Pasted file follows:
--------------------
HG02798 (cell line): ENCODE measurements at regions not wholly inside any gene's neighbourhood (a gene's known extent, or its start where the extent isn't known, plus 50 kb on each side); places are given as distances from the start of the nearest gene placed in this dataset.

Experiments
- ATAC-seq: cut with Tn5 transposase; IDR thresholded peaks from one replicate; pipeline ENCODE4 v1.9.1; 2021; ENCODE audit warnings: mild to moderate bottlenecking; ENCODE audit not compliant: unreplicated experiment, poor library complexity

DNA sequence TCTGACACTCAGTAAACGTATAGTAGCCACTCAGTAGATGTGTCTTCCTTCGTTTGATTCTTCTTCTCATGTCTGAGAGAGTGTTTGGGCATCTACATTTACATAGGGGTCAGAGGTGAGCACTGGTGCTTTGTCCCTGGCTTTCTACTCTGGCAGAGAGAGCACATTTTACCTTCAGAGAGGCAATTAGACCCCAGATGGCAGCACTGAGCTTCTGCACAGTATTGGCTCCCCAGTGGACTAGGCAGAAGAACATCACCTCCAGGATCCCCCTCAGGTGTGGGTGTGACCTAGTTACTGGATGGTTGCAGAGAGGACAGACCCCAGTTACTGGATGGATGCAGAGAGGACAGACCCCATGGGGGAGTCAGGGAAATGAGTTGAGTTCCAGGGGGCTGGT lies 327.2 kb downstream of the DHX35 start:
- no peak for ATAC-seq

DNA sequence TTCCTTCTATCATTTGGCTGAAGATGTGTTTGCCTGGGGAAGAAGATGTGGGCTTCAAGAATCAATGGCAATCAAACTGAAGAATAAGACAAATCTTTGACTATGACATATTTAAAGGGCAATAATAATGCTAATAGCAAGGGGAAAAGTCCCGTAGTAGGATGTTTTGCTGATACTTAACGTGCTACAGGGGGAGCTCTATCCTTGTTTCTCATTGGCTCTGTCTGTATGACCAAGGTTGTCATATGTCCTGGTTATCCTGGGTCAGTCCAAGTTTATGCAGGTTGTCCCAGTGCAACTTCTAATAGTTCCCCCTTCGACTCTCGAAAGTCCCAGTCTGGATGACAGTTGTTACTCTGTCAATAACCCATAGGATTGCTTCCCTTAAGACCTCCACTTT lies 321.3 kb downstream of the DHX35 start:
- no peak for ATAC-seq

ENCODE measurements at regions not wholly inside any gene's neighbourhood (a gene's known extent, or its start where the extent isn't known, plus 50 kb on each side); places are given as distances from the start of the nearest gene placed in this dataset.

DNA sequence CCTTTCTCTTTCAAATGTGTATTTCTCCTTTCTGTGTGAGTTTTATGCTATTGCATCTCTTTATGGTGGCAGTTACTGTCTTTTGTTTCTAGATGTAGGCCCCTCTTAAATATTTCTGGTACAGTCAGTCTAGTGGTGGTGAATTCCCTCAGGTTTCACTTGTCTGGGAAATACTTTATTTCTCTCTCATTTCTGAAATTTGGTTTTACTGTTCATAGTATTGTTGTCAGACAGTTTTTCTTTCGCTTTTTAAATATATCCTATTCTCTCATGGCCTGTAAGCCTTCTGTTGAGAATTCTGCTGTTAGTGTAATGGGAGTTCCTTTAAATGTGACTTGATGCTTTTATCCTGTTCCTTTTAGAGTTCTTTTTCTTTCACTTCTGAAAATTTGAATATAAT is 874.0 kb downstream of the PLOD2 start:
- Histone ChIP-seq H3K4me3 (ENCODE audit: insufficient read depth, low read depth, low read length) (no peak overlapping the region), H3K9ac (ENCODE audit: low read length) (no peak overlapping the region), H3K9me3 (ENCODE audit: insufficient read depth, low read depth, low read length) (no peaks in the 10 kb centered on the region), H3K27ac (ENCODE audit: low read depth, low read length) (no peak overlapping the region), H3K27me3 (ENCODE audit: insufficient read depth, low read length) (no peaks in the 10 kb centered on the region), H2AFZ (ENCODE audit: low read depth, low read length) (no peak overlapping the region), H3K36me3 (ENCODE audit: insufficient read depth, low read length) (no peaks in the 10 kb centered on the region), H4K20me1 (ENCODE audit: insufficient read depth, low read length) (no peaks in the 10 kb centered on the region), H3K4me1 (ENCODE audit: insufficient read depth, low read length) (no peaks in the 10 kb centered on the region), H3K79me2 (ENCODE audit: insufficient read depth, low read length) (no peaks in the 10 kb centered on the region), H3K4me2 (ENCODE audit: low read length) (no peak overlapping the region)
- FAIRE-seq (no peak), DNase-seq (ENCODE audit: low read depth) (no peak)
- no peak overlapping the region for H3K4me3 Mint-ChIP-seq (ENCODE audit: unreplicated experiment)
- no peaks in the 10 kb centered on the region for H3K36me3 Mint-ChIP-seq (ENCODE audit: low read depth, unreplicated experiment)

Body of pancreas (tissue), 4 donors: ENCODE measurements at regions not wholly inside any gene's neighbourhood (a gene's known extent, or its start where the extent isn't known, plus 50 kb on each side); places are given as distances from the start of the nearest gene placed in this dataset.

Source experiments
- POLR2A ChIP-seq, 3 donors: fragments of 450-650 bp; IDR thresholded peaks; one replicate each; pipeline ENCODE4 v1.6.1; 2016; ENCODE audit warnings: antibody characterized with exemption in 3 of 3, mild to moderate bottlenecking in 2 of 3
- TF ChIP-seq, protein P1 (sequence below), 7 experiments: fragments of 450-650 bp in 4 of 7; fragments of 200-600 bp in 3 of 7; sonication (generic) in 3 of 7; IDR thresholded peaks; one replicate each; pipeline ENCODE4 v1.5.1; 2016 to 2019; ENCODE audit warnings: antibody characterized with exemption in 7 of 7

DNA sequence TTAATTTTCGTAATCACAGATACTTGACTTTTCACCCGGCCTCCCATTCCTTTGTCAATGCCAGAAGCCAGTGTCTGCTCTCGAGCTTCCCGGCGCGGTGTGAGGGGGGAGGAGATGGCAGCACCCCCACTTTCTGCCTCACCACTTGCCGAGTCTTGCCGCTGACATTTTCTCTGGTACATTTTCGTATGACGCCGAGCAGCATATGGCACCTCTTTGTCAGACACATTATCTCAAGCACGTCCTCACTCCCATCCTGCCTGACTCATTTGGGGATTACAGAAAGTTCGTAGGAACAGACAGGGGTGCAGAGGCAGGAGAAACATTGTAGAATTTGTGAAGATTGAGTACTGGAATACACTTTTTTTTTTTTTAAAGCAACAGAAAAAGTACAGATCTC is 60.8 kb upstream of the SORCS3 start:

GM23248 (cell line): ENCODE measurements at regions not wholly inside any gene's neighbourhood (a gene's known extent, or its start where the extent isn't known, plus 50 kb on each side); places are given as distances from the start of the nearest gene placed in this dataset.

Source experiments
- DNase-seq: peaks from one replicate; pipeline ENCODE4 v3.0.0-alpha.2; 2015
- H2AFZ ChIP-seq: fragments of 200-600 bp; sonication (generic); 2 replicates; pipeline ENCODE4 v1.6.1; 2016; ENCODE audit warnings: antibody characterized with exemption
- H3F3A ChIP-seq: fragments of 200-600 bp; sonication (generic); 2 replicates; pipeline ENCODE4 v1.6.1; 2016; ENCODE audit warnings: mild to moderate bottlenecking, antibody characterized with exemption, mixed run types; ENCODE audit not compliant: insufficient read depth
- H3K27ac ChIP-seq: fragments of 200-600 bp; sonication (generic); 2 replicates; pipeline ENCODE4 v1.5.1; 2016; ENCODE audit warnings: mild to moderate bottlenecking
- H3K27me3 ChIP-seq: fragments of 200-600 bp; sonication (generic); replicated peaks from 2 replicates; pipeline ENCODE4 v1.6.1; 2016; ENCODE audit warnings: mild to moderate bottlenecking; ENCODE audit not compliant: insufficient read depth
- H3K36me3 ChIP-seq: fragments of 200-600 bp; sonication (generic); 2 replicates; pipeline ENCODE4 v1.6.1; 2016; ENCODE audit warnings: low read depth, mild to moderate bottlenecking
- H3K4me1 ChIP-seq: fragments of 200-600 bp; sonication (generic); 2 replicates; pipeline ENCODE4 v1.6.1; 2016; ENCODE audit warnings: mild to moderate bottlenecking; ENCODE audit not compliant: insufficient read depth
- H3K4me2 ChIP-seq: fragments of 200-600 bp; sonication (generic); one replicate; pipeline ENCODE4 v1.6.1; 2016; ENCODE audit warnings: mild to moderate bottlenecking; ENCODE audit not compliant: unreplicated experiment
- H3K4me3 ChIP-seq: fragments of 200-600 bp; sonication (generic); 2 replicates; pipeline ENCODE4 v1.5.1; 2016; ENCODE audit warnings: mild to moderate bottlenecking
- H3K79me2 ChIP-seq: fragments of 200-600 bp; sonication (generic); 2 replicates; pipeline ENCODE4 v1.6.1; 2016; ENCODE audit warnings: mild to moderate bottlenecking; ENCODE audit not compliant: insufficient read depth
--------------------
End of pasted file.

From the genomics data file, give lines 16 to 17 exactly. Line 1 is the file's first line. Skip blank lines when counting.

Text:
- POLR2A ChIP-seq, 3 donors: fragments of 450-650 bp; IDR thresholded peaks; one replicate each; pipeline ENCODE4 v1.6.1; 2016; ENCODE audit warnings: antibody characterized with exemption in 3 of 3, mild to moderate bottlenecking in 2 of 3
- TF ChIP-seq, protein P1 (sequence below), 7 experiments: fragments of 450-650 bp in 4 of 7; fragments of 200-600 bp in 3 of 7; sonication (generic) in 3 of 7; IDR thresholded peaks; one replicate each; pipeline ENCODE4 v1.5.1; 2016 to 2019; ENCODE audit warnings: antibody characterized with exemption in 7 of 7